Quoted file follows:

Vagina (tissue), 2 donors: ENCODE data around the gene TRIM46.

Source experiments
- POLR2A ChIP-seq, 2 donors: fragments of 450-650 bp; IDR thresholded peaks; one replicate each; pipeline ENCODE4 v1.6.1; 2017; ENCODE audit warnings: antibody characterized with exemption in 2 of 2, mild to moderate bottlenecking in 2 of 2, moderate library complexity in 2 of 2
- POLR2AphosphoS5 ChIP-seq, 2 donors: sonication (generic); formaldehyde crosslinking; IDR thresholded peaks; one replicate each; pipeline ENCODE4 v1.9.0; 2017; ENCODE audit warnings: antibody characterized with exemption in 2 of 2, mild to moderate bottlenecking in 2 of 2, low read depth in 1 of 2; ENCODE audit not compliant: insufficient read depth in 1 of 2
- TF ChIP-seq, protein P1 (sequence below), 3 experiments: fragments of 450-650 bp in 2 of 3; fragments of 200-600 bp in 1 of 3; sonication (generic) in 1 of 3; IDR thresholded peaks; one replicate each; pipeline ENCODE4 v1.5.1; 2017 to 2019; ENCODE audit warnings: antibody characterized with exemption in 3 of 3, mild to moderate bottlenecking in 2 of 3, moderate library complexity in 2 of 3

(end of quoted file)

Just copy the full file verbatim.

Vagina (tissue), 2 donors: ENCODE data around the gene TRIM46.

Source experiments
- POLR2A ChIP-seq, 2 donors: fragments of 450-650 bp; IDR thresholded peaks; one replicate each; pipeline ENCODE4 v1.6.1; 2017; ENCODE audit warnings: antibody characterized with exemption in 2 of 2, mild to moderate bottlenecking in 2 of 2, moderate library complexity in 2 of 2
- POLR2AphosphoS5 ChIP-seq, 2 donors: sonication (generic); formaldehyde crosslinking; IDR thresholded peaks; one replicate each; pipeline ENCODE4 v1.9.0; 2017; ENCODE audit warnings: antibody characterized with exemption in 2 of 2, mild to moderate bottlenecking in 2 of 2, low read depth in 1 of 2; ENCODE audit not compliant: insufficient read depth in 1 of 2
- TF ChIP-seq, protein P1 (sequence below), 3 experiments: fragments of 450-650 bp in 2 of 3; fragments of 200-600 bp in 1 of 3; sonication (generic) in 1 of 3; IDR thresholded peaks; one replicate each; pipeline ENCODE4 v1.5.1; 2017 to 2019; ENCODE audit warnings: antibody characterized with exemption in 3 of 3, mild to moderate bottlenecking in 2 of 3, moderate library complexity in 2 of 3